This past week eight Choctaw Spanish Mustangs, horses that are descended from those brought to the United States in the 1500s by Spanish explorers and colonists and then traveled along The Trail of Tears with their Choctaw, Cherokee and Chickasaw owners were gifted to Jones Academy for the establishment of a new Choctaw Pony education and legacy preservation program.
Colonial Spanish Horses descend from horses introduced from southern Spain, and possibly North Africa, during the period of the conquest of the New World. In the New World this colonial resource has become differentiated into a number of breeds, and the North American representatives are only one of many such breeds throughout the Americas. These horses are a direct remnant of the horses of the Golden Age of Spain, which type is now mostly or wholly extinct in Spain. The Colonial Spanish horses are therefore a treasure chest of genetic wealth from a time long gone. In addition, they are capable and durable mounts for a wide variety of equine pursuits in North America, and their abilities have been vastly undervalued for most of the last century. These are beautiful and capable horses from a genetic pool that heavily influenced horse breeding throughout the world five centuries ago, yet today they have become quite rare and undervalued.
This historically important Spanish horse has become increasingly rare, and was supplanted as the commonly used improver of indigenous types by the Thoroughbred and Arabian. These three (Spanish, Thoroughbred, and Arabian) are responsible for the general worldwide erosion of genetic variability in horse breeds. The Spanish type subsequently became rare and is now itself in need of conservation. The horse currently in Spain is distinct, through centuries of divergent selection, from the Colonial Spanish Horse. The result is that the New World remnants are very important to overall conservation since the New World varieties are closer in type to the historic horse of the Golden Age of Spain.
The Choctaw and Cherokee horses are among these. Both of these tribes, in addition to the Chickasaw and Creek, were avid horse breeders in their original homes in the southeast. The excellence of their horses is specifically mentioned in various travel journals from the late 1700s and early 1800s. Following removal of these tribes to what is now Oklahoma they continued to breed horses. The basis for these Oklahoma herds was horses brought from the southeast on the Trail of Tears, but no doubt some western horses were added as well. The original horses were Spanish, obtained at first from the chain of missions across the deep South in early Spanish colonial days.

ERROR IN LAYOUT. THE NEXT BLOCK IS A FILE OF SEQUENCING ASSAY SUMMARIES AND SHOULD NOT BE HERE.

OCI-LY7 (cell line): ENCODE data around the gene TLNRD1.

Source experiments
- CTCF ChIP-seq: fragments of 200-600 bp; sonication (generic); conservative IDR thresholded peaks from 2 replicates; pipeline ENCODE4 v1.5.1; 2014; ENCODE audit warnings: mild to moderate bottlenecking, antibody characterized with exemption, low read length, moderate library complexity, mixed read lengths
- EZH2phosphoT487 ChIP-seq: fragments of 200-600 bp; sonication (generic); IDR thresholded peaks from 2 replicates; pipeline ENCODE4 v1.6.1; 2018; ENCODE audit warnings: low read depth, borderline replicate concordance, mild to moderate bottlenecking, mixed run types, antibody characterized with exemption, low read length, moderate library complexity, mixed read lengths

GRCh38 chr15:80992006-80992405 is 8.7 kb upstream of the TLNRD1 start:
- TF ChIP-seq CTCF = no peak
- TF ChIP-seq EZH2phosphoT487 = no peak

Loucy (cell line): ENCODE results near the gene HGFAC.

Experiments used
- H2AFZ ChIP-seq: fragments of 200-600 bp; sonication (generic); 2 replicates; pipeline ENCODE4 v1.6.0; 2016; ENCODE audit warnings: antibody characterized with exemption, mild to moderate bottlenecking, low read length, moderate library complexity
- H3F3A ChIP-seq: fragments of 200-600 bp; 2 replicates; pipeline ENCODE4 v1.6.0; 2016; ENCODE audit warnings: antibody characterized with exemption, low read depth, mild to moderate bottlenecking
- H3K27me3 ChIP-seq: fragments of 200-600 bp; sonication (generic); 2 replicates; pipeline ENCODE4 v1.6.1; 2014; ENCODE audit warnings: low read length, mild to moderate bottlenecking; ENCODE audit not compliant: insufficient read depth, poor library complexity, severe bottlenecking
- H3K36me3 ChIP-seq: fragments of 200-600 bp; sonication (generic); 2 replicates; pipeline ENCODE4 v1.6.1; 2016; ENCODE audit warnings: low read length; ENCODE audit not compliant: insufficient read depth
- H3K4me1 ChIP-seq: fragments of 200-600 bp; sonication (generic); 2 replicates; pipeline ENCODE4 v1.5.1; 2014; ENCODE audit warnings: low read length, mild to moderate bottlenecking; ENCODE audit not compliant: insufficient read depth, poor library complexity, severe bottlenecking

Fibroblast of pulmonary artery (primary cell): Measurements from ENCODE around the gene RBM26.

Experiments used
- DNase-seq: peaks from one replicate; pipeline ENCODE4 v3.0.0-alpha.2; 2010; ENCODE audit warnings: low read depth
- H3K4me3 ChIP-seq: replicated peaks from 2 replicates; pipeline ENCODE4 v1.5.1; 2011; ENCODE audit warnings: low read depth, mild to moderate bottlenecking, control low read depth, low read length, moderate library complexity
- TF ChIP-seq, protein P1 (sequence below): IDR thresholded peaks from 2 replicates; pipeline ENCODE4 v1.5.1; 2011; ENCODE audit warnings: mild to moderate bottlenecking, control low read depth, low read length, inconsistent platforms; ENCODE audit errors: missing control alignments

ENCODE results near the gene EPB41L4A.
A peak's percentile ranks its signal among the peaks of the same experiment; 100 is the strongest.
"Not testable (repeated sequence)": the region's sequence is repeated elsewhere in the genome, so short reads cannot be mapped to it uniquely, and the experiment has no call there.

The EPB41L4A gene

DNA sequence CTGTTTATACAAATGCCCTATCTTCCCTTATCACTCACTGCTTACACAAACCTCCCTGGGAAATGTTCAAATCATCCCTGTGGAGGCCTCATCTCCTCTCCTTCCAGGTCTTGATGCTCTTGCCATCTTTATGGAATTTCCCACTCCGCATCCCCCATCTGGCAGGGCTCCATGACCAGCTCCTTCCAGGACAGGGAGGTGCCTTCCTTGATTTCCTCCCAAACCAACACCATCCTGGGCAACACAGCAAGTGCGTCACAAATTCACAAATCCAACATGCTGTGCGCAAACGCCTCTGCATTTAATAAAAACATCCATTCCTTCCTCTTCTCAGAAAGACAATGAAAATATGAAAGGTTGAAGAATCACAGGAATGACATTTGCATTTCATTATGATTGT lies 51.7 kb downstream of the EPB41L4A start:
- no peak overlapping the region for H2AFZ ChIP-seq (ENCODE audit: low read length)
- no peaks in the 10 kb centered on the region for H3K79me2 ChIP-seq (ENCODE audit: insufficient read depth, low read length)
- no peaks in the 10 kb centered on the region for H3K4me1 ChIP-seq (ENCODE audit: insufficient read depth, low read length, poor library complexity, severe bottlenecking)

In 1958 Gilbert Jones moved with his family and 25 of his Spanish mustangs to a more hospitable environment, Medicine Springs, in Pushmataha County in southeast Oklahoma, "ten miles back in the Kiamichi Mountains with one and a half million acres of timber company open range to graze by permits." He quickly became acquainted with several very old men, who had at one time run several hundred Choctaw ponies on the open range. Realizing that the once numerous horses were quickly disappearing, Jones began the collection of as many Choctaw and Cherokee horses as he could find and assembled the largest known herd of these purebred animals. He also crossbred the Choctaw and Cherokee horses with the Spanish mustangs he brought with him. The resulting herd was comprised of bloodlines that originated from Choctaw, Cherokee, Huasteca, Kiowa, Comanche, and other Native American tribes along with Colonial Spanish Horses from Utah and New Mexico (these became the Gilbert Jones composite horses). He established the Southwest Spanish Mustang Registry and kept extensive records of his work.
His horses became known for their ability in long endurance rides, such as the one featured in the 2004 movie Hidalgo. In fact, a Jones' horse, itself descended from the herd that produced Hidalgo, played the famous mustang. The film is based on the story of a half-Lakota cowboy named Frank Hopkins who in 1890 rides his Spanish mustang in the Ocean of Fire, a 3,000- mile survival race in the Arabian desert, besting the finest, purebred Arabian horses of the Arab sheiks. Hopkins had complete faith in his horse, saying "You can't beat mustang intelligence in the entire equine race. These animals have had to shift for themselves for generations. They had to work out their own destiny or be destroyed. Those that survived were animals of superior intelligence."
Following Jones' death, his herd of 300 Spanish mustangs was inherited by close friends Bryant and Darlene Rickman. Rickman, an experienced horseman and trainer, with a real feel for these horses, continued to breed them in the same tradition that Gilbert followed. Many continued to run free in the Kiamichi Mountains. But times changed, yet again. In 2007 the lease was terminated and the future of the horses was again in jeopardy. Rickman, with help from family and friends, was faced with the daunting task of coaxing the horses into catch pens, and safely removing them to his ranch and beyond in the Antlers area.
The Choctaw ponies that last week found their new home at Jones Academy was a coordinated effort of love between Ms. Francine Locke Bray, descendant of Victor Locke Jr., former Choctaw Chief and Dr. Maila Coleman representing several different owners and Friends of the Heritage Horse of Oklahoma organization and Ms. Suzanne Heard a notable Choctaw elder and long-time member of the Jones Academy Board of Directors.
In 2013 the Oklahoma Colonial Spanish Mustangs (Choctaw ponies) were declared by the 54th Oklahoma legislature to be the Official Heritage Horse of Oklahoma.